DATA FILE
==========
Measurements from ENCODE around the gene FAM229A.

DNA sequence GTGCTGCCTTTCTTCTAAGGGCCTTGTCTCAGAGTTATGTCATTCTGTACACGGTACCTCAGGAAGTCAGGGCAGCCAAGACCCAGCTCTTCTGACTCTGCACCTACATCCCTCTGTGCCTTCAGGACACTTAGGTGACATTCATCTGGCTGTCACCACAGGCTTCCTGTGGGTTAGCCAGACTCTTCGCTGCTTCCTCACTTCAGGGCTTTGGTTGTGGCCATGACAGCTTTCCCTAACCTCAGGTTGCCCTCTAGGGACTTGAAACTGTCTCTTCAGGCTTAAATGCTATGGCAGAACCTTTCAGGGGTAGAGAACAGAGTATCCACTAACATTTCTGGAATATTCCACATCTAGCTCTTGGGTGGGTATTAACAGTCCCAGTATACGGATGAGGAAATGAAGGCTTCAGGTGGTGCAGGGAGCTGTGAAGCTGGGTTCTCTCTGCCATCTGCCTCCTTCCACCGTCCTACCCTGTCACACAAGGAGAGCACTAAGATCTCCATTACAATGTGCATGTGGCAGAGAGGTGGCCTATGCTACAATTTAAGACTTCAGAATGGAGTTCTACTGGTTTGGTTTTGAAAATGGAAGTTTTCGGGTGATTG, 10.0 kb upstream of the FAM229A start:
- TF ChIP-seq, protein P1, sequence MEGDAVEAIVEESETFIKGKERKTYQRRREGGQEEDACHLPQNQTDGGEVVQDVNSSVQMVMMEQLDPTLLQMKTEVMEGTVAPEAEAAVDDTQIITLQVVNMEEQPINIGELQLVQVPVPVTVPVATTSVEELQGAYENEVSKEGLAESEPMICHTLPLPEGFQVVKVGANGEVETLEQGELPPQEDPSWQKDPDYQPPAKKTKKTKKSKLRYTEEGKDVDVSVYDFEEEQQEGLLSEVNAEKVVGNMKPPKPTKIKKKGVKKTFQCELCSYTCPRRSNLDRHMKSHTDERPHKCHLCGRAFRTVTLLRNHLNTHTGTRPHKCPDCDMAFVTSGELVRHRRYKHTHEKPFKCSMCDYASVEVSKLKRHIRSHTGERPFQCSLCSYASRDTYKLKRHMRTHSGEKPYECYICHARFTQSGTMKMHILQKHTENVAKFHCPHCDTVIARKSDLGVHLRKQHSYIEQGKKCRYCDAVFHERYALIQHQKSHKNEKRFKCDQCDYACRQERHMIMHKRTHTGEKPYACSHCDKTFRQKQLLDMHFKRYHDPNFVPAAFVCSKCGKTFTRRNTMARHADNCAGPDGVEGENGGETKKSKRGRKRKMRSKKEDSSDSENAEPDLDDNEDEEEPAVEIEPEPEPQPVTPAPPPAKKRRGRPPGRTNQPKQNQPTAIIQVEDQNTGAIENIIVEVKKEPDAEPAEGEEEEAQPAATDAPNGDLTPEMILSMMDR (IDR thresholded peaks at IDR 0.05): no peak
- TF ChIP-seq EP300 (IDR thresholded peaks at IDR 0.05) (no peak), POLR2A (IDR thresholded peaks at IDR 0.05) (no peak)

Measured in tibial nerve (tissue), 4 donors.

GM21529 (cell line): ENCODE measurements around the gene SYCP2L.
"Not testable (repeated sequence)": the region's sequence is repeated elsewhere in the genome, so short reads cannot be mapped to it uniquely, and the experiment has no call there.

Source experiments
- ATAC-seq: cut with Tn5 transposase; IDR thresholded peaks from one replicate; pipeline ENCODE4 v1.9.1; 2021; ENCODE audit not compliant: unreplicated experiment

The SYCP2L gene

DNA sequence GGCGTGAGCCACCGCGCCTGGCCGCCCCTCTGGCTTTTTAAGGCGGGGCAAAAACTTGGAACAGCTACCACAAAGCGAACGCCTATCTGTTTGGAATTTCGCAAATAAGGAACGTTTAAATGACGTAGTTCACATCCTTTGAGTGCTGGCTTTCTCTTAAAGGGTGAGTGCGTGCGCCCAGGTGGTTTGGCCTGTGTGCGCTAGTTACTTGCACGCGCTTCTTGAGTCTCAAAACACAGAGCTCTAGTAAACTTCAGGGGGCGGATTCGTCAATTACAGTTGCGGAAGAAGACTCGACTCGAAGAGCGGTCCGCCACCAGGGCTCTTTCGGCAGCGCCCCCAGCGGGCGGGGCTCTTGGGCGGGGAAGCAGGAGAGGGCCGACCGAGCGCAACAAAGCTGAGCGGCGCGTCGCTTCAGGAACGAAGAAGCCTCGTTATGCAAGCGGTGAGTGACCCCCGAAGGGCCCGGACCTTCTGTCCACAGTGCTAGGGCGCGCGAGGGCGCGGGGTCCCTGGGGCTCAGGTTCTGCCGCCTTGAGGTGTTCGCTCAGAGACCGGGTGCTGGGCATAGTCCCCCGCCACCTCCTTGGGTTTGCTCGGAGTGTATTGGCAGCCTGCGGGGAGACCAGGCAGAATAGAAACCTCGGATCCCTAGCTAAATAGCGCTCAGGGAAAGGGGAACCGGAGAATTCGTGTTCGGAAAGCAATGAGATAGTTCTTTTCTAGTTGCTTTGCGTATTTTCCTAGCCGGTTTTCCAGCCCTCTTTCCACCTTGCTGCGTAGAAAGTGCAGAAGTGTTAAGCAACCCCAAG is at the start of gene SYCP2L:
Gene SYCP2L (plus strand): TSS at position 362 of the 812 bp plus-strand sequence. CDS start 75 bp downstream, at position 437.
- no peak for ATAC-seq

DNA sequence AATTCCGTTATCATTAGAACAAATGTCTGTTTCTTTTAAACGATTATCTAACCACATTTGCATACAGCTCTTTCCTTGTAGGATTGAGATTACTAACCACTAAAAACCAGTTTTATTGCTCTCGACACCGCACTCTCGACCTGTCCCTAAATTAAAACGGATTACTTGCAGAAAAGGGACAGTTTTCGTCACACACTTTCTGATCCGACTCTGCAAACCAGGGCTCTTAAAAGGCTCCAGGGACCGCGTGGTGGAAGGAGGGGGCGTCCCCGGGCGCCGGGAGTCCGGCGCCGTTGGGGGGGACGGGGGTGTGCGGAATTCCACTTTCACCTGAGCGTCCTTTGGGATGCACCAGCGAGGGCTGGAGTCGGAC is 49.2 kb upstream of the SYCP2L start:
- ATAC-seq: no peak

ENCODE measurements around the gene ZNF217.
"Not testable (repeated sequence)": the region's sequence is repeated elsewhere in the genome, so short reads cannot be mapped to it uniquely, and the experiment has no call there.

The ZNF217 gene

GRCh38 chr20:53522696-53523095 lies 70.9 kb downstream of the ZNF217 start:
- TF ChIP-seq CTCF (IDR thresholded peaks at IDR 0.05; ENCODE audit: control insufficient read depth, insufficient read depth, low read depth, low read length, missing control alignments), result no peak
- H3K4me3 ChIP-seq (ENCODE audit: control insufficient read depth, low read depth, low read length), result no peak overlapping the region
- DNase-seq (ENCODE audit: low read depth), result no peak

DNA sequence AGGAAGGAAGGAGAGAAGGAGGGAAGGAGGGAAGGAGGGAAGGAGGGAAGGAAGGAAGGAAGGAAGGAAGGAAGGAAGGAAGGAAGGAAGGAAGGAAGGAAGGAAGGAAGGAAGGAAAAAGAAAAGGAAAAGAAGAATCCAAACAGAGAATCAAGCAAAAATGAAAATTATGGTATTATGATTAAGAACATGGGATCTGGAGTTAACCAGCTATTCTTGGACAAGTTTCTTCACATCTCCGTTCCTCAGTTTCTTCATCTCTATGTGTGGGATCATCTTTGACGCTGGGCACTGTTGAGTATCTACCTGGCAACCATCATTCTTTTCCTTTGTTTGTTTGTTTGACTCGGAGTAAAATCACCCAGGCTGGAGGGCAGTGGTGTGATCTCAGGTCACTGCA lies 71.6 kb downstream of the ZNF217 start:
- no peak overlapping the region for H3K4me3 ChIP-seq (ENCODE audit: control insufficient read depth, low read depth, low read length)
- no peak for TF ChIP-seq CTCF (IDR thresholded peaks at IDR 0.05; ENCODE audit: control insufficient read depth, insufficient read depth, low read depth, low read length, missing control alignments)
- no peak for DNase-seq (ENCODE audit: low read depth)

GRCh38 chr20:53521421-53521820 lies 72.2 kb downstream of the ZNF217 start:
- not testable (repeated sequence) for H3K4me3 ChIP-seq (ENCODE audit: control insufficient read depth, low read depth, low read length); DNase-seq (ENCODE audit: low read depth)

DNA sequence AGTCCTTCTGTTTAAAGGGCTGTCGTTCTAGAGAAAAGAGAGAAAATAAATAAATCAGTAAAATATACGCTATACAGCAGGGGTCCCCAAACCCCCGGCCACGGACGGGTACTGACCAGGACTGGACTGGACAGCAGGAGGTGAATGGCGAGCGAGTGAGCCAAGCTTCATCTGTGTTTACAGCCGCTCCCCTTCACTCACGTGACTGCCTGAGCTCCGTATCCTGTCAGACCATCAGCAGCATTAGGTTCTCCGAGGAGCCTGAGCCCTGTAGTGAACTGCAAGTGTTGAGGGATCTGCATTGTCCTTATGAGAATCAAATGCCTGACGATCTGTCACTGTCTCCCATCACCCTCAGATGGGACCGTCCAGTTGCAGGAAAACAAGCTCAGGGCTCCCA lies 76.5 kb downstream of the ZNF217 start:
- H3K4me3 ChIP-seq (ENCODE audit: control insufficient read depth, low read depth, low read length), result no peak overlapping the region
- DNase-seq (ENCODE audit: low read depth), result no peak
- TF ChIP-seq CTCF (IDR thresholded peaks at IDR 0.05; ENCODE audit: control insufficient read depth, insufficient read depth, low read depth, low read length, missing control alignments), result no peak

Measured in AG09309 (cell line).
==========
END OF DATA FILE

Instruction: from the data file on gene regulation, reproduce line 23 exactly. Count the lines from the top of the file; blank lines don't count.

DNA sequence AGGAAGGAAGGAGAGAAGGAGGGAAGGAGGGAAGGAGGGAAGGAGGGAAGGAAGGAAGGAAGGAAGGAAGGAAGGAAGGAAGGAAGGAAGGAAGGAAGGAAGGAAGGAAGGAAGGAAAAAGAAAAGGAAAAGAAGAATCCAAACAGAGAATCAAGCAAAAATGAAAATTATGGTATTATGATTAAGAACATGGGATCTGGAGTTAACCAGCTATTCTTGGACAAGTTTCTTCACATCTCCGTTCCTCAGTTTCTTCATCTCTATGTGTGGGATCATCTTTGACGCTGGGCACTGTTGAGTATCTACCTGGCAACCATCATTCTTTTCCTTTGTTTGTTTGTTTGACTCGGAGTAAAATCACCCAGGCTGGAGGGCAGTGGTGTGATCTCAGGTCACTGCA lies 71.6 kb downstream of the ZNF217 start: